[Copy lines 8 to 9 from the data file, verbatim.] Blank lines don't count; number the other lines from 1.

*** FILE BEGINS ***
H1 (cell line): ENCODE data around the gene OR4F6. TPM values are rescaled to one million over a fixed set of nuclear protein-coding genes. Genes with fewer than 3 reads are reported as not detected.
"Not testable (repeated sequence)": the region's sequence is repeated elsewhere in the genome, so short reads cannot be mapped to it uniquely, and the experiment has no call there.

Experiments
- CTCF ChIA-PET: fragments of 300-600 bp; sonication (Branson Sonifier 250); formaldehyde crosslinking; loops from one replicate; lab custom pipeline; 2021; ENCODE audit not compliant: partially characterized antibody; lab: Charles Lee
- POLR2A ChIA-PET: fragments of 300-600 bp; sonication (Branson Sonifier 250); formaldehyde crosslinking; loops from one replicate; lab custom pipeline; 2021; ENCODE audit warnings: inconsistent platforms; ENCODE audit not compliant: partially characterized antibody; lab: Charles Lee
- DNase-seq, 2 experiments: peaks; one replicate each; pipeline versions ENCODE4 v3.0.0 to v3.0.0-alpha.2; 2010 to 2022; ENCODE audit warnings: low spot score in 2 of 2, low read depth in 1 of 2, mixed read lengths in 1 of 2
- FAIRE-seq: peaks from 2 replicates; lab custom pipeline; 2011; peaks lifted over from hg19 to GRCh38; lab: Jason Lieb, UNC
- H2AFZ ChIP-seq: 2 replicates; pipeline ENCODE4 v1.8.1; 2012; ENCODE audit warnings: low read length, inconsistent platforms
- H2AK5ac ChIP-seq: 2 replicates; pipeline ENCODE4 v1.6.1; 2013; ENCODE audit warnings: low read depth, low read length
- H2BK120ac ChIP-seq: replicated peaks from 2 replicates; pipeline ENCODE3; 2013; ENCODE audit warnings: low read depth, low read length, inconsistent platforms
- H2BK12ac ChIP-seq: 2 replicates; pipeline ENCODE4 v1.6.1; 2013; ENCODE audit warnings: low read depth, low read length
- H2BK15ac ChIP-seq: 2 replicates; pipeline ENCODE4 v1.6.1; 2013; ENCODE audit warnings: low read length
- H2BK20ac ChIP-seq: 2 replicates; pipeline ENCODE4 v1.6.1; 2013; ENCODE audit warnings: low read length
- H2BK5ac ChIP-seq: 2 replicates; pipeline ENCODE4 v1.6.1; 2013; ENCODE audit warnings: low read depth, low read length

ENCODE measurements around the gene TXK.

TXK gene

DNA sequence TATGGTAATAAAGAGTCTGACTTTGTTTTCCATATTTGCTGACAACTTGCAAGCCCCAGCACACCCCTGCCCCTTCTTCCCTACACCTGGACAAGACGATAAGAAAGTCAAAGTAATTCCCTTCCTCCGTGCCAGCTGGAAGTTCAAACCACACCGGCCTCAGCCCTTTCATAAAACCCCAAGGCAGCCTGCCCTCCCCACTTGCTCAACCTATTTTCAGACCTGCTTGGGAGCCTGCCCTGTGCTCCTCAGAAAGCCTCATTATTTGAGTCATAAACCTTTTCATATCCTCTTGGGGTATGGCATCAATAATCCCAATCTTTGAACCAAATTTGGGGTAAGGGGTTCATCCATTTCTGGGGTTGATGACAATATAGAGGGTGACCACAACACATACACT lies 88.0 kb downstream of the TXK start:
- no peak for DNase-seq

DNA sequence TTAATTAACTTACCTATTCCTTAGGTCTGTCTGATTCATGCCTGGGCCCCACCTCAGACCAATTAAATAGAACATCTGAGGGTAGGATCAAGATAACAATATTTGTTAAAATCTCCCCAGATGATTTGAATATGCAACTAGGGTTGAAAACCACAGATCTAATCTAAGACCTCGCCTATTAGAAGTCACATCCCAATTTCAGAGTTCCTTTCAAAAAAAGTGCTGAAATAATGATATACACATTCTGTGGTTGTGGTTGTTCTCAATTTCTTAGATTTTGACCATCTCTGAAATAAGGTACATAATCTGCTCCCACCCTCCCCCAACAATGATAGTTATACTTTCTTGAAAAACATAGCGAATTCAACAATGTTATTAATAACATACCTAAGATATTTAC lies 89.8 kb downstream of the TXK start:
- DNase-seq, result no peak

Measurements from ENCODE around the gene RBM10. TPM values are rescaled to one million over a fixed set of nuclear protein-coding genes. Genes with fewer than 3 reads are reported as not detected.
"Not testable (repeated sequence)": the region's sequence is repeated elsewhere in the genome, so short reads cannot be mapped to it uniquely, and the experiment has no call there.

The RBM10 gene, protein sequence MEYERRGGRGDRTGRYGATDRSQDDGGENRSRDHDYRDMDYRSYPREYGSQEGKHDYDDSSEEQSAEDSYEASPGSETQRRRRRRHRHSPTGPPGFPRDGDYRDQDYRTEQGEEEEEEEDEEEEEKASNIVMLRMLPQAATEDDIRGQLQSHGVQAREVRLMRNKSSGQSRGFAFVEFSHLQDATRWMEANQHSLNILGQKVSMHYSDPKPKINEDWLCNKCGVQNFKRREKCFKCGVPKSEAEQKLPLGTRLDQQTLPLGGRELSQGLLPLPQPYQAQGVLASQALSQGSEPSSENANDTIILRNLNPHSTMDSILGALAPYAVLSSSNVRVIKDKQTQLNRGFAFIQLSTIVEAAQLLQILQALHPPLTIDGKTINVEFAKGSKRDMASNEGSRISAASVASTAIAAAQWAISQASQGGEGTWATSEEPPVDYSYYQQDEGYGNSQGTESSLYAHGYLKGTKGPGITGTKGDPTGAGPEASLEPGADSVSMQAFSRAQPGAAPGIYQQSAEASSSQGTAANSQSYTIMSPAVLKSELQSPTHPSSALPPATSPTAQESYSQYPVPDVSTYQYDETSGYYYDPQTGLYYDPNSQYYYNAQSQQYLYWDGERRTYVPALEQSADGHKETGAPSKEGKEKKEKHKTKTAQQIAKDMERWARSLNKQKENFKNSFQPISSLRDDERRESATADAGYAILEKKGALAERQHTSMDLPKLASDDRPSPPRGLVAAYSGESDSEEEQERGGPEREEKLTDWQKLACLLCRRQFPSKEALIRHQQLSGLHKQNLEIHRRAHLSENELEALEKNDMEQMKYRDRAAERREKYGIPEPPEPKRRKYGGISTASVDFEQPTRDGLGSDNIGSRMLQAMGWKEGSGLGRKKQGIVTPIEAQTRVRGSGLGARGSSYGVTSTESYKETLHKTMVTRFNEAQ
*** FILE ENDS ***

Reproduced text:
- H2AFZ ChIP-seq: 2 replicates; pipeline ENCODE4 v1.8.1; 2012; ENCODE audit warnings: low read length, inconsistent platforms
- H2AK5ac ChIP-seq: 2 replicates; pipeline ENCODE4 v1.6.1; 2013; ENCODE audit warnings: low read depth, low read length